Shopping for a roof replacement, or repair, in the Knoxville area, can be exhausting! Multiple contractors, opinions, colors, and manufacturers are just a few of the factors to take into consideration when finalizing your selections. With all of this newly acquired information, where does one even begin to narrow the search? Through the years we’ve interviewed countless East Tennessee homeowners who have had “less-than-stellar” experiences with their roofing contractor. By the end of the dialog, one topic generally stands out, the proposal they signed was either vague, misleading, or lacking overall!

So what are the differences between a “good” roofing proposal and a “bad” one? This is a very all-encompassing topic that would take hours to fully cover; and let’s face it, with the average human only retaining 20% of what they read, it’s going to be a long night! But have no fear, we have some general guidelines to go by to lead consumers in the right direction.

1. Materials
A proposal is going to outline not only the roofing process but the materials that will be used! Let’s use “underlayment” as an example:

Sleazy Steve
“We will install synthetic underlayment”

This would be the same as going to the dealership and saying I want to buy a Honda car. We have no idea what type of underlayment they are selling us, just that it will be there. “Underlayment” products can sell between $50 per roll to over $100 per roll. If it’s not specifically listed in the proposal do you think “Sleazy Steve” is going to go above and beyond to have top-of-the-line products purchased? The answer is “NO”, Steve is going to be putting more money in his pockets. Below is a more detailed option:

“GAF Feltbuster” synthetic underlayment will be installed over the entire roof deck.

In this example, we know the BRAND, the MODEL, and where it will be installed at home. We can perform a 30-second Google search and find all of the specifications for this product, and how it can affect the warranty of the roof system.

One of the most common ways in which less-than-stellar roofing contractors cheat homeowners is by offering a reputable dimensional grade shingle that falls in line with others’ proposals, but fill the remainder of the order with cheap accessories! Or, in East Tennessee lingo “putting lipstick on a pig!” You want to know EVERY product that is being installed on your roof.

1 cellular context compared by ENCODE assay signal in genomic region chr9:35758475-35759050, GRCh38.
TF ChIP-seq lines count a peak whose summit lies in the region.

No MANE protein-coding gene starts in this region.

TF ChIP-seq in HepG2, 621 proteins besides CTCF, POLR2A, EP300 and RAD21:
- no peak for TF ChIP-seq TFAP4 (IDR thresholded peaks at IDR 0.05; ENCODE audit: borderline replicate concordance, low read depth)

2. Warranties
This is a subject that can get tricky whereas a contractor can put an amazing marketing spin on a common roofing practice to give the illusion that they are offering something unique. We like to use the auto industry as an example due to it being both widely recognized and understood. We all know that an auto dealership offering “Premium Upholstery Protection” packages is generally nothing more than a few hefty layers of ScotchGuard with 500% markup: The same goes for roofing!

Warranties such as ”The Nail Free Guarantee” or “We’ll Walk Your Yard Barefoot Guarantee” are nothing more than a contractor marketing the use of nail magnets at the end of the job. There is nothing special about this as it is common practice with any reputable roofing contractor.

So how do we know if a warranty is legitimate? Again, It’s as simple as a quick Google search! Every shingle manufacturer has warranties that they back and stake their reputation on. Warranties like GAF’s System Plus Warranty, or Owens Corning’s System Protection Warranty are guarantees from reputable leading roofing companies against material defects and workmanship issues. The benefit to these roof system warranties is that they are most often applicable even if the roofing contractor that performed the work goes out of business! Knoxville residents have the bonus of having Territory Representatives from both of these companies living in the area and are often the first line of communication in any claim process.